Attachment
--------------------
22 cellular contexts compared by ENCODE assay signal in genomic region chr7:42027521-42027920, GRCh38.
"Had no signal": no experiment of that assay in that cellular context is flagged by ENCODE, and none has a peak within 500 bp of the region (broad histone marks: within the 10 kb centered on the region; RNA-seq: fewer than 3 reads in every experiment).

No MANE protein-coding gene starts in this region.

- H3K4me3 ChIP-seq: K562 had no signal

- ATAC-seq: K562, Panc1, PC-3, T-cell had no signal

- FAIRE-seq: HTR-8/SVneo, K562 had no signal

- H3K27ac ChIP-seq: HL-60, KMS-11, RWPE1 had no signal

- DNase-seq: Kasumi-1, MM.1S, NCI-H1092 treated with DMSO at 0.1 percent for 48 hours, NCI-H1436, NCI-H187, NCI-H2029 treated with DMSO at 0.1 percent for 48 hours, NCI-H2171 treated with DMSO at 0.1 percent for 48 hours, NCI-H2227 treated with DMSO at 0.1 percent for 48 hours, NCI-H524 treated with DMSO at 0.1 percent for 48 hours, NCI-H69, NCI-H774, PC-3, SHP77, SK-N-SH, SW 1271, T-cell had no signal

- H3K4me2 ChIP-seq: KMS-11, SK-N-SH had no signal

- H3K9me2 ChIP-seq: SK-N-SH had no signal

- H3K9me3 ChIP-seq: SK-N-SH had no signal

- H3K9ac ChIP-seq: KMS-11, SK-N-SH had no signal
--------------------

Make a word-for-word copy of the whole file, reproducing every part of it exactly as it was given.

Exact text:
22 cellular contexts compared by ENCODE assay signal in genomic region chr7:42027521-42027920, GRCh38.
"Had no signal": no experiment of that assay in that cellular context is flagged by ENCODE, and none has a peak within 500 bp of the region (broad histone marks: within the 10 kb centered on the region; RNA-seq: fewer than 3 reads in every experiment).

No MANE protein-coding gene starts in this region.

- H3K4me3 ChIP-seq: K562 had no signal

- ATAC-seq: K562, Panc1, PC-3, T-cell had no signal

- FAIRE-seq: HTR-8/SVneo, K562 had no signal

- H3K27ac ChIP-seq: HL-60, KMS-11, RWPE1 had no signal

- DNase-seq: Kasumi-1, MM.1S, NCI-H1092 treated with DMSO at 0.1 percent for 48 hours, NCI-H1436, NCI-H187, NCI-H2029 treated with DMSO at 0.1 percent for 48 hours, NCI-H2171 treated with DMSO at 0.1 percent for 48 hours, NCI-H2227 treated with DMSO at 0.1 percent for 48 hours, NCI-H524 treated with DMSO at 0.1 percent for 48 hours, NCI-H69, NCI-H774, PC-3, SHP77, SK-N-SH, SW 1271, T-cell had no signal

- H3K4me2 ChIP-seq: KMS-11, SK-N-SH had no signal

- H3K9me2 ChIP-seq: SK-N-SH had no signal

- H3K9me3 ChIP-seq: SK-N-SH had no signal

- H3K9ac ChIP-seq: KMS-11, SK-N-SH had no signal